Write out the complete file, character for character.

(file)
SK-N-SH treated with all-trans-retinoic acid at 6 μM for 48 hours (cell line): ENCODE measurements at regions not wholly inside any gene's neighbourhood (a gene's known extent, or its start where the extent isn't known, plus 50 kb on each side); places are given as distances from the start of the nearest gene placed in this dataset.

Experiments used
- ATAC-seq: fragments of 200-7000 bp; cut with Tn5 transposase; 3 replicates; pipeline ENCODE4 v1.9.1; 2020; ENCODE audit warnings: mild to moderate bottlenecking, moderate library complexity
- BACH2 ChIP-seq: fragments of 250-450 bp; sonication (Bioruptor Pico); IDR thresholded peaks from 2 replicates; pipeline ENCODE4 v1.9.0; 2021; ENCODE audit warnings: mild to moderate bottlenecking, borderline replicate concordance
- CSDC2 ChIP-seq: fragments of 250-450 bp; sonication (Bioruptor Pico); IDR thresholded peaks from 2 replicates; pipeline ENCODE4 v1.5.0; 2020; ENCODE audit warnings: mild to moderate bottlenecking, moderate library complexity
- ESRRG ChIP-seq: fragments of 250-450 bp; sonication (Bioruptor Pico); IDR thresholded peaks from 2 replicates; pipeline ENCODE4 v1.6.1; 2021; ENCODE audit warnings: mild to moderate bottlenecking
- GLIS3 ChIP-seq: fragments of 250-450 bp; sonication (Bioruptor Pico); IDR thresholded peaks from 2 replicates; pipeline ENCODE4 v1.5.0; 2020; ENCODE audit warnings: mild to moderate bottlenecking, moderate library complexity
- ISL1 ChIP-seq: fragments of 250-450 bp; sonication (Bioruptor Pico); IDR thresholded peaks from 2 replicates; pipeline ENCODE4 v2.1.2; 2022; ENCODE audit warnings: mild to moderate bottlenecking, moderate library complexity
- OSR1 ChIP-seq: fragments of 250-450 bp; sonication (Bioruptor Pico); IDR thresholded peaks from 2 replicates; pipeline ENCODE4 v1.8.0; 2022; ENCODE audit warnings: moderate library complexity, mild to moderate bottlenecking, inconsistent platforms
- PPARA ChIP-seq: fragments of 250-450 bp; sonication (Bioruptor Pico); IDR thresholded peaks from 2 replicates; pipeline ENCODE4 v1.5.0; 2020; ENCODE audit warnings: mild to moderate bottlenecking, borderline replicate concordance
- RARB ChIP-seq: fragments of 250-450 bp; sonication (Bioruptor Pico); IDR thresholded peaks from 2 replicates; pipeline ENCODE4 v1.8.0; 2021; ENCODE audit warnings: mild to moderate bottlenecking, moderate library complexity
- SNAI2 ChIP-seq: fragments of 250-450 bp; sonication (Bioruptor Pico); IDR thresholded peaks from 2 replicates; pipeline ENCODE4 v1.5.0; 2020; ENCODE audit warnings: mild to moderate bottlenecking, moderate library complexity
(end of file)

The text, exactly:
SK-N-SH treated with all-trans-retinoic acid at 6 μM for 48 hours (cell line): ENCODE measurements at regions not wholly inside any gene's neighbourhood (a gene's known extent, or its start where the extent isn't known, plus 50 kb on each side); places are given as distances from the start of the nearest gene placed in this dataset.

Experiments used
- ATAC-seq: fragments of 200-7000 bp; cut with Tn5 transposase; 3 replicates; pipeline ENCODE4 v1.9.1; 2020; ENCODE audit warnings: mild to moderate bottlenecking, moderate library complexity
- BACH2 ChIP-seq: fragments of 250-450 bp; sonication (Bioruptor Pico); IDR thresholded peaks from 2 replicates; pipeline ENCODE4 v1.9.0; 2021; ENCODE audit warnings: mild to moderate bottlenecking, borderline replicate concordance
- CSDC2 ChIP-seq: fragments of 250-450 bp; sonication (Bioruptor Pico); IDR thresholded peaks from 2 replicates; pipeline ENCODE4 v1.5.0; 2020; ENCODE audit warnings: mild to moderate bottlenecking, moderate library complexity
- ESRRG ChIP-seq: fragments of 250-450 bp; sonication (Bioruptor Pico); IDR thresholded peaks from 2 replicates; pipeline ENCODE4 v1.6.1; 2021; ENCODE audit warnings: mild to moderate bottlenecking
- GLIS3 ChIP-seq: fragments of 250-450 bp; sonication (Bioruptor Pico); IDR thresholded peaks from 2 replicates; pipeline ENCODE4 v1.5.0; 2020; ENCODE audit warnings: mild to moderate bottlenecking, moderate library complexity
- ISL1 ChIP-seq: fragments of 250-450 bp; sonication (Bioruptor Pico); IDR thresholded peaks from 2 replicates; pipeline ENCODE4 v2.1.2; 2022; ENCODE audit warnings: mild to moderate bottlenecking, moderate library complexity
- OSR1 ChIP-seq: fragments of 250-450 bp; sonication (Bioruptor Pico); IDR thresholded peaks from 2 replicates; pipeline ENCODE4 v1.8.0; 2022; ENCODE audit warnings: moderate library complexity, mild to moderate bottlenecking, inconsistent platforms
- PPARA ChIP-seq: fragments of 250-450 bp; sonication (Bioruptor Pico); IDR thresholded peaks from 2 replicates; pipeline ENCODE4 v1.5.0; 2020; ENCODE audit warnings: mild to moderate bottlenecking, borderline replicate concordance
- RARB ChIP-seq: fragments of 250-450 bp; sonication (Bioruptor Pico); IDR thresholded peaks from 2 replicates; pipeline ENCODE4 v1.8.0; 2021; ENCODE audit warnings: mild to moderate bottlenecking, moderate library complexity
- SNAI2 ChIP-seq: fragments of 250-450 bp; sonication (Bioruptor Pico); IDR thresholded peaks from 2 replicates; pipeline ENCODE4 v1.5.0; 2020; ENCODE audit warnings: mild to moderate bottlenecking, moderate library complexity